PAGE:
On 24 August, Ukraine celebrated with great fanfare the 30th anniversary of its independence from the former USSR. After the USSR’s breakup in 1991, Europe's other former Soviet republics – Belarus, Moldova, Lithuania, Latvia and Estonia – also regained their independence. But while the Baltic states have joined NATO and the EU, the others are still under varying degrees of influence from Moscow.
Ukraine, now led by Volodymyr Zelensky, is gripped by a conflict in the Russian-speaking east, where separatists (supported by Russia) and Kiev loyalists are facing off. Since 2014 this conflict has claimed more than 13,000 lives. The situation has prevented any rapprochement with NATO – which remains a priority for Zelensky – or with the EU.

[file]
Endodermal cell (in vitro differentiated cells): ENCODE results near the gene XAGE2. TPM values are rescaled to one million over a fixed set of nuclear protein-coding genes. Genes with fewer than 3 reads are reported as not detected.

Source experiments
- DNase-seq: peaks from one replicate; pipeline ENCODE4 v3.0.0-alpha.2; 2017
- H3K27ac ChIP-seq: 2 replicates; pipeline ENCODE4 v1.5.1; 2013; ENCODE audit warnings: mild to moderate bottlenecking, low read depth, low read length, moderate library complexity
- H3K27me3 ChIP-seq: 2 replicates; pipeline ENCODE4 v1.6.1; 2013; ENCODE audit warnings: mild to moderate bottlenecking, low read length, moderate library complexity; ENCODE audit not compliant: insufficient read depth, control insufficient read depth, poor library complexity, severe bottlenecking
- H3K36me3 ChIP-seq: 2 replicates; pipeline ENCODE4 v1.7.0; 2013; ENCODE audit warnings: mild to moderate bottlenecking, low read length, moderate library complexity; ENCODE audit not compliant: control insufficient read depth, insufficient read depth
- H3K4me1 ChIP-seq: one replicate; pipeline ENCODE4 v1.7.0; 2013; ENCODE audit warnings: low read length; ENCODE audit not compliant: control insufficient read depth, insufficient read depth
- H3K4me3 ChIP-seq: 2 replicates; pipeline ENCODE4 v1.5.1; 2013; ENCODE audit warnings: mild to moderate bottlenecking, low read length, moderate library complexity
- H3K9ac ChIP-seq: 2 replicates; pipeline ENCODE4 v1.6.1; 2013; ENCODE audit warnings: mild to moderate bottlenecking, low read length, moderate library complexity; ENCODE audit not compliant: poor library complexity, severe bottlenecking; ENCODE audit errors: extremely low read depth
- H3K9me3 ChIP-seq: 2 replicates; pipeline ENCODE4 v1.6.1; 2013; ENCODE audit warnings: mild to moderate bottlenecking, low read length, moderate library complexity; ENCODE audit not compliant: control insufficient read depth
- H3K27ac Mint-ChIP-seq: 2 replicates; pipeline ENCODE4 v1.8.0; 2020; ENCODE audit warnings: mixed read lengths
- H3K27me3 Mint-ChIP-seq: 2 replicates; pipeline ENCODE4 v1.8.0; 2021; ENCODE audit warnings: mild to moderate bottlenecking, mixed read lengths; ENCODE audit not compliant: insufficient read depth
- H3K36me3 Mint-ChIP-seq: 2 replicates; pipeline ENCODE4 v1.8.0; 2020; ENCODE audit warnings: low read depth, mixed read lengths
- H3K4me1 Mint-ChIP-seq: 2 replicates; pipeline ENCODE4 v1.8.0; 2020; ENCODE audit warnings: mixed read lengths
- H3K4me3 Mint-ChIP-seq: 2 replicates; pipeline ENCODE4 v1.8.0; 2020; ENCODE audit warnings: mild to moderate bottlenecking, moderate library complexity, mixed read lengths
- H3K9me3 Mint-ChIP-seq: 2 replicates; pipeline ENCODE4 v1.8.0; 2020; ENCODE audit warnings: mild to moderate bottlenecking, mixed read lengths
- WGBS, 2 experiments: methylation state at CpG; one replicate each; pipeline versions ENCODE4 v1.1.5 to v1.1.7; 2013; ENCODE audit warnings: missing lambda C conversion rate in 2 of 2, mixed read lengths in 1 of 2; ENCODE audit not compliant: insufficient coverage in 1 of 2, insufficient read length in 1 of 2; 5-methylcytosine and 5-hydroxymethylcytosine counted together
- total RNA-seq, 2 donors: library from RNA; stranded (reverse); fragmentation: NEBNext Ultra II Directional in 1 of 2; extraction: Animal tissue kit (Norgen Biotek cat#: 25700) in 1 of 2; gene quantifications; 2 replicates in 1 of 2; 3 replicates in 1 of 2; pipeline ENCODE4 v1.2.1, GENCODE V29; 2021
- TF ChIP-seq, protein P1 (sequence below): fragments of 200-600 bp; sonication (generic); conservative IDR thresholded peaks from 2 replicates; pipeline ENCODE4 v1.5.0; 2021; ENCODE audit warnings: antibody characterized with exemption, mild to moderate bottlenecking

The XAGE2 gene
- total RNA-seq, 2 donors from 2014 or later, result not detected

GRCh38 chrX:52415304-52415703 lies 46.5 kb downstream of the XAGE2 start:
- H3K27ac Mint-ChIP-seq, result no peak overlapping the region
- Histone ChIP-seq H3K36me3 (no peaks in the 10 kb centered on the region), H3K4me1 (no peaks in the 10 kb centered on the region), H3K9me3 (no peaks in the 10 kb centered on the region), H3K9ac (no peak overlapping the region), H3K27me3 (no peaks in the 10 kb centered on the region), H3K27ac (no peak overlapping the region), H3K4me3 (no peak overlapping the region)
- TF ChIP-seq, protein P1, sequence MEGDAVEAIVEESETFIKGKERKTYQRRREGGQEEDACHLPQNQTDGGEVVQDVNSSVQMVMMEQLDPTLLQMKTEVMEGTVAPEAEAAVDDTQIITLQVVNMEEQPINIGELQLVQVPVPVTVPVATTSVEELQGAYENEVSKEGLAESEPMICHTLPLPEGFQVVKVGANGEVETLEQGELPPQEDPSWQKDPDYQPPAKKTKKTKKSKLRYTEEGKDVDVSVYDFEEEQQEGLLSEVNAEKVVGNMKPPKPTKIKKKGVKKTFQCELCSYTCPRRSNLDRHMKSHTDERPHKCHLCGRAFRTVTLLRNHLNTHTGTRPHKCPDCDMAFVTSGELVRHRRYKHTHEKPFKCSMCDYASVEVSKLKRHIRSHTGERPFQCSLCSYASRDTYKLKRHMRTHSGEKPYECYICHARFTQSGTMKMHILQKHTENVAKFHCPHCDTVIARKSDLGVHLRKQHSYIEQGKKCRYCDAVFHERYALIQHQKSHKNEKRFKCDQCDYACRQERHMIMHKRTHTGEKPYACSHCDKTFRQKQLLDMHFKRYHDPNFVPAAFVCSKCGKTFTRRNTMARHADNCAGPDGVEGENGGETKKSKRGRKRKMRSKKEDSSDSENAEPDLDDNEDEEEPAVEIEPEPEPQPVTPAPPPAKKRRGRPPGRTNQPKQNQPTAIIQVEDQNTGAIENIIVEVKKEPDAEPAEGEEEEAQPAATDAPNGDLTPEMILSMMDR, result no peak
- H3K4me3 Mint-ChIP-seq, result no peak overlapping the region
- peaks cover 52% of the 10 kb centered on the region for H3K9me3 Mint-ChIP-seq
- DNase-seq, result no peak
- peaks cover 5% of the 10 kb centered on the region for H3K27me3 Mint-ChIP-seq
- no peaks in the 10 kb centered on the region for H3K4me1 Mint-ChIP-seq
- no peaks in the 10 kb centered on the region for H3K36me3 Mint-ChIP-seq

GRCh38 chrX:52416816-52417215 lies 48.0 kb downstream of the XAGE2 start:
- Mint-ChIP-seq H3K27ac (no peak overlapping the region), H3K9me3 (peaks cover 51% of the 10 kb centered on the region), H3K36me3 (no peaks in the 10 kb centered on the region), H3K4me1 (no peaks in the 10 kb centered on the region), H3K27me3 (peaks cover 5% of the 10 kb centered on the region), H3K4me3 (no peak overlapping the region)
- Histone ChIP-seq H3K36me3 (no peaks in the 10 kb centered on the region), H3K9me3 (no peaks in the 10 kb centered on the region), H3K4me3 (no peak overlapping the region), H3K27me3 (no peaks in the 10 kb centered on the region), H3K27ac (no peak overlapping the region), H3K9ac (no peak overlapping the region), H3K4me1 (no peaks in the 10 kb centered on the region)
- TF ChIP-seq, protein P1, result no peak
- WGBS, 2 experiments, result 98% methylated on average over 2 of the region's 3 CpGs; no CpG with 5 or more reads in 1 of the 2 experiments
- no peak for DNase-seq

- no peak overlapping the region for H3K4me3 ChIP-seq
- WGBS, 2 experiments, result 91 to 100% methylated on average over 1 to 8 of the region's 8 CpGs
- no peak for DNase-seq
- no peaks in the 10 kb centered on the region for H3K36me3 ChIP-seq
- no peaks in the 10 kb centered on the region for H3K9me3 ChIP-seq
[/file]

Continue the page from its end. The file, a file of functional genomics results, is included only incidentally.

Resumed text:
In a December 2019 poll (cited by OpenDemocracy), one in five Ukrainians said authoritarianism was better than democracy and a third saw no difference between the two systems.
Subscribe to the Voxeurop newsletter in English
Was this article useful? If so we are delighted! It is freely available because we believe that the right to free and independent information is essential for democracy. But this right is not guaranteed forever, and independence comes at a cost. We need your support in order to continue publishing independent, multilingual news for all Europeans. Discover our membership offers and their exclusive benefits and become a member of our community now!